To get a sense of how plodding Ford Motor can be, talk to Vance Zanardelli, whose windowless office is tucked away in the Research and Innovation Center. Zanardelli, who is working on cutting-edge hydrogen research, has experienced firsthand Ford’s roadblocks–and how the new leadership is trying to remove them. When his team unveiled the prototype it had developed for a hydrogen-powered internal-combustion car to top Ford executives in 2001, “Bill just loved it,” Zanardelli says. “Everyone else raised all the reasons it wouldn’t work.” Despite the boss’s enthusiasm, Zanardelli ran into budgetary problems and decided to go around the bureaucrats standing in the way. When he got an unexpected call from the human-resources department, he figured he was going to be fired for insurrection. Instead, Joe Laymon, group vice president of human resources, urged him to “be bold and do the right thing”–encouraging his maverick behavior. “There was a fear of failure,” says Laymon, of the cultural legacy. “We need to instill in people that it’s O.K. to fall off the bike.”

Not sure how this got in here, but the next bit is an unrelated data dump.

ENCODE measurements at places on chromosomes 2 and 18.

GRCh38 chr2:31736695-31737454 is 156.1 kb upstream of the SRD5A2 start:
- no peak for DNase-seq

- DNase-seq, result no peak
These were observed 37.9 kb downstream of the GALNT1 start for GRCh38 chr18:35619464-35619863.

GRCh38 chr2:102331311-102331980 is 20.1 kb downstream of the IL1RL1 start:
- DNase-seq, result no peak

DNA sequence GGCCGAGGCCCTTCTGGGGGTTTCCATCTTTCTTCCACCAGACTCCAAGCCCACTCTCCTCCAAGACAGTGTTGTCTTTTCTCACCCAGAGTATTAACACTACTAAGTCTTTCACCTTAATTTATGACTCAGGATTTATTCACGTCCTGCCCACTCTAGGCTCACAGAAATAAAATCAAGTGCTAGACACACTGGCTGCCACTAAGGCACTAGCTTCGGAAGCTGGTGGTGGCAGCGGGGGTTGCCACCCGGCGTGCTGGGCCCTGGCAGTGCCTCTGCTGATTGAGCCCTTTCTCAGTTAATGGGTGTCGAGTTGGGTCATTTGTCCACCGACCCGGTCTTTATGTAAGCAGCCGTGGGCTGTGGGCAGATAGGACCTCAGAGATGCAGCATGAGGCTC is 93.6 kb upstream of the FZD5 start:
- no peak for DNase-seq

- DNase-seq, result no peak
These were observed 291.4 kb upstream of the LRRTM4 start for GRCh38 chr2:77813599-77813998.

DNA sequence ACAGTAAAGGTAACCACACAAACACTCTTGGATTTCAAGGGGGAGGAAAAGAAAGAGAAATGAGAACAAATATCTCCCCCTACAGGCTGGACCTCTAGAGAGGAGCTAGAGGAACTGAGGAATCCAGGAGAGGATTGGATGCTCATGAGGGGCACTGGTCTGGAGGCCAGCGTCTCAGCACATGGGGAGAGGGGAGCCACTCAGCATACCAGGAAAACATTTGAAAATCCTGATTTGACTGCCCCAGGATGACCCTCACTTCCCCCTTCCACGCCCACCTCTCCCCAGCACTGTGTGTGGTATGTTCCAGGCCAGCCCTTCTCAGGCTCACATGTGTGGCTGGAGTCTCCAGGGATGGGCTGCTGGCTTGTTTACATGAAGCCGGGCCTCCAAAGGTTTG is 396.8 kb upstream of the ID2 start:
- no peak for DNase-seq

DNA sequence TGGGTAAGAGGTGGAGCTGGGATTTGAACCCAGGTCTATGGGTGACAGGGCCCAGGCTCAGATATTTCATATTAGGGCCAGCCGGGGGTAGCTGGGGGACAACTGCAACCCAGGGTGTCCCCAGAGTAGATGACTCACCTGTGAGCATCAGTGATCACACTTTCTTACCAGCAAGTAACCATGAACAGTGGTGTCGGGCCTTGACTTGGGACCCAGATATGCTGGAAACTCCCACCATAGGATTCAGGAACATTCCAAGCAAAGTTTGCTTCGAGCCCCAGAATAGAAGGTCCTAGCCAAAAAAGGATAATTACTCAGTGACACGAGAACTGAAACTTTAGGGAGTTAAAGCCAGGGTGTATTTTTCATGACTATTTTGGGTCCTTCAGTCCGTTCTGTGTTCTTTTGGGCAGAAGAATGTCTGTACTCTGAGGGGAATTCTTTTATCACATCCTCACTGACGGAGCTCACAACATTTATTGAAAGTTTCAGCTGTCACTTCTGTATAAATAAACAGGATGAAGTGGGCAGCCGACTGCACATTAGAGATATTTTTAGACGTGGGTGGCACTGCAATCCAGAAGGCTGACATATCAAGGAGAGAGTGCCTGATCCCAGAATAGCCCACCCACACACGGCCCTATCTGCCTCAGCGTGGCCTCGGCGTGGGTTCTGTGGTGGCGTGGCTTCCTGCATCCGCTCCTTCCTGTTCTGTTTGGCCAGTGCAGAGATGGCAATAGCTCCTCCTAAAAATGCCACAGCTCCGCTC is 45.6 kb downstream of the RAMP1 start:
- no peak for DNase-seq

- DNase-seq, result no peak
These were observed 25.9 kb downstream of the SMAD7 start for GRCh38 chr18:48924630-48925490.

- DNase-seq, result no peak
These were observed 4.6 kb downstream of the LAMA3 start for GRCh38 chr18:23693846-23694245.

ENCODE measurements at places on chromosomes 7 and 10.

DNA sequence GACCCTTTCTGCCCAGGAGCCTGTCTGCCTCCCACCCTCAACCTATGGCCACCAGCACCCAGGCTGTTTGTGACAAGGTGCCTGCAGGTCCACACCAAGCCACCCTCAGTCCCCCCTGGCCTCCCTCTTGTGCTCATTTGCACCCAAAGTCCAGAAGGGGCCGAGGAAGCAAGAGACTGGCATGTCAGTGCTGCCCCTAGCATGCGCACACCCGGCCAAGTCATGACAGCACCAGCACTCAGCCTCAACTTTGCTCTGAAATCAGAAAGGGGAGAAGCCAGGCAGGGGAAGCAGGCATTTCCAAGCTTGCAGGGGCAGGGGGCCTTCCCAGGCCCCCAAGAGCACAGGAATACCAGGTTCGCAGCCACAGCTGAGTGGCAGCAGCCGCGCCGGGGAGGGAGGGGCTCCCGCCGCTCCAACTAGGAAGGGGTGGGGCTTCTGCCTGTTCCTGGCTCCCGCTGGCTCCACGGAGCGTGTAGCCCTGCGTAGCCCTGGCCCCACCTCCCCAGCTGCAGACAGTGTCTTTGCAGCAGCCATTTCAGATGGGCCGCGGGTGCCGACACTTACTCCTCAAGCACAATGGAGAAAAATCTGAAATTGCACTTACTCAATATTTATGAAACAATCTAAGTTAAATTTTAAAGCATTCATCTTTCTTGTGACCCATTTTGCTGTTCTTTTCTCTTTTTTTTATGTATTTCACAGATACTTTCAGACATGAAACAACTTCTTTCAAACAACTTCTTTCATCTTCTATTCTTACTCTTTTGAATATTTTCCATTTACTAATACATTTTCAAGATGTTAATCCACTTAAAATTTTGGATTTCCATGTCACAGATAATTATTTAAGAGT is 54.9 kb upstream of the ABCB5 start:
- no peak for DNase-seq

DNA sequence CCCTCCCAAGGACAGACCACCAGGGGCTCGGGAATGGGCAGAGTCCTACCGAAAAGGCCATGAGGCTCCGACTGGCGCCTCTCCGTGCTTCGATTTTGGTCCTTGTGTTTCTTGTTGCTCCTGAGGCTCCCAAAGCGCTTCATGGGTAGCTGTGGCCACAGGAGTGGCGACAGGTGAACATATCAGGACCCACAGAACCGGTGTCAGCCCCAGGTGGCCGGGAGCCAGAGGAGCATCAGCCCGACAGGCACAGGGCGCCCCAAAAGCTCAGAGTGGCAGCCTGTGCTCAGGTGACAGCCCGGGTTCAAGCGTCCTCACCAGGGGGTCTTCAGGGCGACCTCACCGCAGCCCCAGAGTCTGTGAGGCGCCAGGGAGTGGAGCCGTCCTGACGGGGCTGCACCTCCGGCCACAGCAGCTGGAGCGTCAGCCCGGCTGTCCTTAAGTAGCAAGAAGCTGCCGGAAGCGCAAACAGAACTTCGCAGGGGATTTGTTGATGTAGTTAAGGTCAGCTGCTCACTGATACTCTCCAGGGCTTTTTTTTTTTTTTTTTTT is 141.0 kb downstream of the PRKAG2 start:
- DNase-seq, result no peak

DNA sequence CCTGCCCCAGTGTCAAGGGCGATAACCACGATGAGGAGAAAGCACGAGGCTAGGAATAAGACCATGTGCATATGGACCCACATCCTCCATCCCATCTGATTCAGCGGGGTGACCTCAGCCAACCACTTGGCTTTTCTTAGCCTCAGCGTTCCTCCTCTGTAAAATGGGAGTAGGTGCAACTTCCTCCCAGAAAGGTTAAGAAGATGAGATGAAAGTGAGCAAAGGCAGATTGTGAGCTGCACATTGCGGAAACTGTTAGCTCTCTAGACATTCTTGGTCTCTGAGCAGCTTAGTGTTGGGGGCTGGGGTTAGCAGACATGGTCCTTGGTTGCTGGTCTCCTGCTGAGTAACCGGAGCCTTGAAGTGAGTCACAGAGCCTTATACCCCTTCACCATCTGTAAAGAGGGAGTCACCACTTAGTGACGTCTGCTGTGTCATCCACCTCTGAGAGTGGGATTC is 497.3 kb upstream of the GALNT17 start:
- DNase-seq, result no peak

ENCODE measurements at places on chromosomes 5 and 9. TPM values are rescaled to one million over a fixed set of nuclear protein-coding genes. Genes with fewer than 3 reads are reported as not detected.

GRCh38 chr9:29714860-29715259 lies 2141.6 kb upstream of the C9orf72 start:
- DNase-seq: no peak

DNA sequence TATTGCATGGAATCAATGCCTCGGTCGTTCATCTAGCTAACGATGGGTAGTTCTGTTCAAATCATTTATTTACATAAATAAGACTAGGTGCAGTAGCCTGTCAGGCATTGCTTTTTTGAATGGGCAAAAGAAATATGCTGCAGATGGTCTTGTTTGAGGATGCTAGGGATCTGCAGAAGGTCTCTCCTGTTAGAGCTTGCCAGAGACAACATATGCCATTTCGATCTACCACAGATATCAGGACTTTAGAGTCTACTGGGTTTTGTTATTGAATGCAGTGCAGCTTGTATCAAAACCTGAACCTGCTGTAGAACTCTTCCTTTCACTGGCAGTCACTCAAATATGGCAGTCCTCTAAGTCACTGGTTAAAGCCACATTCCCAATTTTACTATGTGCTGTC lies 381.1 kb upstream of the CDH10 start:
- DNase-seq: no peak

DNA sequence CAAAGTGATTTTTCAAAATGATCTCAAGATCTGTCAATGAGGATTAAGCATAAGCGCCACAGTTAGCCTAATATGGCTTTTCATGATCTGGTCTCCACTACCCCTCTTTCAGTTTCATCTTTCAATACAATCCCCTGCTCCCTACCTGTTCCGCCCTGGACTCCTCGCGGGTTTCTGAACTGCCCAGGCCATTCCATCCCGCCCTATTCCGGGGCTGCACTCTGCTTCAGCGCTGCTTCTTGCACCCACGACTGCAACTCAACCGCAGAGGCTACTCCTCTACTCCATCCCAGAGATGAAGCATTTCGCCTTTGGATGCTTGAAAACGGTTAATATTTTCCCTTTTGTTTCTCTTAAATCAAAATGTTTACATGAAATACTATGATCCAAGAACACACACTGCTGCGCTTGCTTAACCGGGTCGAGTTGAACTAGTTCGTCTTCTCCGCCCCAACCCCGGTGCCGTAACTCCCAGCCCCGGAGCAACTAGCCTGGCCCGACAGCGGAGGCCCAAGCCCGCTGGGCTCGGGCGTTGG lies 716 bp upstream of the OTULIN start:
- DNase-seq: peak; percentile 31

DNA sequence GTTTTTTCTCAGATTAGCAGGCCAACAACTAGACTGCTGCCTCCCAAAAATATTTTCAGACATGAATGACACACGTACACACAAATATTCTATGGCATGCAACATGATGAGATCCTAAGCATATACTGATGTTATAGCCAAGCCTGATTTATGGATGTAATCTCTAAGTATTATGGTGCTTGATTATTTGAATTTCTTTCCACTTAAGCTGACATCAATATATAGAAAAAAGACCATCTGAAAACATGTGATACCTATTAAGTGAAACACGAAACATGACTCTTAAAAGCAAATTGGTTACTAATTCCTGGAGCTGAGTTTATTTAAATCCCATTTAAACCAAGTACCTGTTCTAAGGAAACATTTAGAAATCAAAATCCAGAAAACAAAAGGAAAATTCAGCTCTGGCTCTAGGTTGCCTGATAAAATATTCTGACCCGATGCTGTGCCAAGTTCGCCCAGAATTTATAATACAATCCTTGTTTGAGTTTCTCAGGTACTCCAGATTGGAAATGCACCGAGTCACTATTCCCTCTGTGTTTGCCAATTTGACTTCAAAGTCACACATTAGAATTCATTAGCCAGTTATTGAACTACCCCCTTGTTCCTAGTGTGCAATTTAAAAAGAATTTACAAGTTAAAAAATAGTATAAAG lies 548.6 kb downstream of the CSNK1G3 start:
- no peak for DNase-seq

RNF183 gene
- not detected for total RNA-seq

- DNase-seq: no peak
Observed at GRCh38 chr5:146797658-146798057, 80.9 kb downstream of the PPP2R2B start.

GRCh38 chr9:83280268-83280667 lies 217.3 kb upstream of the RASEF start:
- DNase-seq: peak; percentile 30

Coming up with exciting designs will be crucial to Ford’s success. Until recently, with the exception of a new Mustang, an instant hit, Ford has failed to produce cars that have energized the market. Peter Horbury, the company’s director of design and Volvo’s former design chief, whom Ford brought to Detroit in 2004, was stunned by Ford Motor’s rulebound ways. “I told the designers to just get on with what they were doing,” he says, “and they looked at me terrified, like, What does that mean?” The designers were so used to following orders that Horbury needed first to develop with them a basic company design language before encouraging them to use it to become more innovative. “I think we’re getting it now,” says Horbury. As an example of the new thinking, he points to the Fusion, a sporty, affordable midsize sedan that Ford hopes will compete with the Toyota Camry, a perennial top seller that also boasts a new design.